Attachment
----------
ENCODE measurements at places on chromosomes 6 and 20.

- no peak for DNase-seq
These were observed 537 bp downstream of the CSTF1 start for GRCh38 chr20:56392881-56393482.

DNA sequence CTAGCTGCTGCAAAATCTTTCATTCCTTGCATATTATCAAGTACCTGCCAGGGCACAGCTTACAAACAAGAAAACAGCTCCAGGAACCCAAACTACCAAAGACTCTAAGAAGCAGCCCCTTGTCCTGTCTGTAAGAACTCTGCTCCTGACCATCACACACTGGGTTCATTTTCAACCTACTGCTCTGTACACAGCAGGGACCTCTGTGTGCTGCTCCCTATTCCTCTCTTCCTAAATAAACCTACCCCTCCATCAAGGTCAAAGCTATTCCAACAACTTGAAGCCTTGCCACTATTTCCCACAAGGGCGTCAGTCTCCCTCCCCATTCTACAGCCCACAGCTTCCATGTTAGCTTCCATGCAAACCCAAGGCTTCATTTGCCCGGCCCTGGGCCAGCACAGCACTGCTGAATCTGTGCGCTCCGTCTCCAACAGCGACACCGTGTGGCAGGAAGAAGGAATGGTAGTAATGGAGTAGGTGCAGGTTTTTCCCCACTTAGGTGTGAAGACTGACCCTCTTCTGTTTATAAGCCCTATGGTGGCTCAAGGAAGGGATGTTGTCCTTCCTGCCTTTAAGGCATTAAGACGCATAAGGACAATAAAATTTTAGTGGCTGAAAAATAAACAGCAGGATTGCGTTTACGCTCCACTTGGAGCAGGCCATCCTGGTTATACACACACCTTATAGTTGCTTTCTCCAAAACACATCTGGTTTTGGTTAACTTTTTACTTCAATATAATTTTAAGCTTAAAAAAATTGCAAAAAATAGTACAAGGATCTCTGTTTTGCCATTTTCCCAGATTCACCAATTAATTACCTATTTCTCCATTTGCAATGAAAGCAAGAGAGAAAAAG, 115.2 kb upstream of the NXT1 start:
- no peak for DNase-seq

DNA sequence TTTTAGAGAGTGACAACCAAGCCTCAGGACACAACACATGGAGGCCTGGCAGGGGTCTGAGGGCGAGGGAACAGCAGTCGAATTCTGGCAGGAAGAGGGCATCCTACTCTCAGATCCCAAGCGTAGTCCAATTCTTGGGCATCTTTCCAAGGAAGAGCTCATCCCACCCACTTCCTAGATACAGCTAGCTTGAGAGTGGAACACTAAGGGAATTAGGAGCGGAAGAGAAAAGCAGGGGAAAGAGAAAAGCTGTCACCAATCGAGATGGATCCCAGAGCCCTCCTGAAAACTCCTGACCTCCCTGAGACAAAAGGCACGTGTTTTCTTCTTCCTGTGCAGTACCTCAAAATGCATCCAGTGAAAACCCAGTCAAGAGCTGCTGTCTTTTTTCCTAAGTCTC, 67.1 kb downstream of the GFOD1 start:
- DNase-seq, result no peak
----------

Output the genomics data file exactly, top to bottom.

ENCODE measurements at places on chromosomes 6 and 20.

- no peak for DNase-seq
These were observed 537 bp downstream of the CSTF1 start for GRCh38 chr20:56392881-56393482.

DNA sequence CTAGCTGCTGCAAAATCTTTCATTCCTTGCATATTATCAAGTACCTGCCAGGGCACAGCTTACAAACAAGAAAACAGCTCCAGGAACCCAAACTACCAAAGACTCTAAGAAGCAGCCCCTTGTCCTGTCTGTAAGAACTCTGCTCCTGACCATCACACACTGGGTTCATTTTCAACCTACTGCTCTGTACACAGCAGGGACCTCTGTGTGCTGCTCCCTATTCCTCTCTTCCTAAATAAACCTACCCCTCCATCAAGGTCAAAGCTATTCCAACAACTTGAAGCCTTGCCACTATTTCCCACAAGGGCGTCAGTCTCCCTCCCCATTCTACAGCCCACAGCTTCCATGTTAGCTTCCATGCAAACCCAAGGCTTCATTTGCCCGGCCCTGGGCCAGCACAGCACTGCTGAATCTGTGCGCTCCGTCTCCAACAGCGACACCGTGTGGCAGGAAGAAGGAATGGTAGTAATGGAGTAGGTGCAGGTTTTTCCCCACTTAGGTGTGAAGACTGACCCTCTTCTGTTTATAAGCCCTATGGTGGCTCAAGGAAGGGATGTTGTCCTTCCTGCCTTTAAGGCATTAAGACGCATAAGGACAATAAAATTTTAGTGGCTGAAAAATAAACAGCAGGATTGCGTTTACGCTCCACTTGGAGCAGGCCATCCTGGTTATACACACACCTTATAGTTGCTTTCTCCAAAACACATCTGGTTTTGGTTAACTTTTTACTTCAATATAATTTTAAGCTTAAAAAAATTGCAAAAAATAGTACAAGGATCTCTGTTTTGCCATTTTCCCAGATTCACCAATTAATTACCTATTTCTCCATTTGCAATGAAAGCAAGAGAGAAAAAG, 115.2 kb upstream of the NXT1 start:
- no peak for DNase-seq

DNA sequence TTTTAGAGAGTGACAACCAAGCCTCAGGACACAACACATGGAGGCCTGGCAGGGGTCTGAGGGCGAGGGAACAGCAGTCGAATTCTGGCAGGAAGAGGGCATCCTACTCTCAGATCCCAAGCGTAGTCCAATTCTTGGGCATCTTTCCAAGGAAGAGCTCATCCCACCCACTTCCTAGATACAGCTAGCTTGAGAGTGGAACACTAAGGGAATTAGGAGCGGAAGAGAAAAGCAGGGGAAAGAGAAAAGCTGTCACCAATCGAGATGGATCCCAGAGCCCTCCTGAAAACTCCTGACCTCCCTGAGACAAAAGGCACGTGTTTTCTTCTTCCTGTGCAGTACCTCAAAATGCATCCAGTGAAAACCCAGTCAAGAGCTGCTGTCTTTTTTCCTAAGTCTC, 67.1 kb downstream of the GFOD1 start:
- DNase-seq, result no peak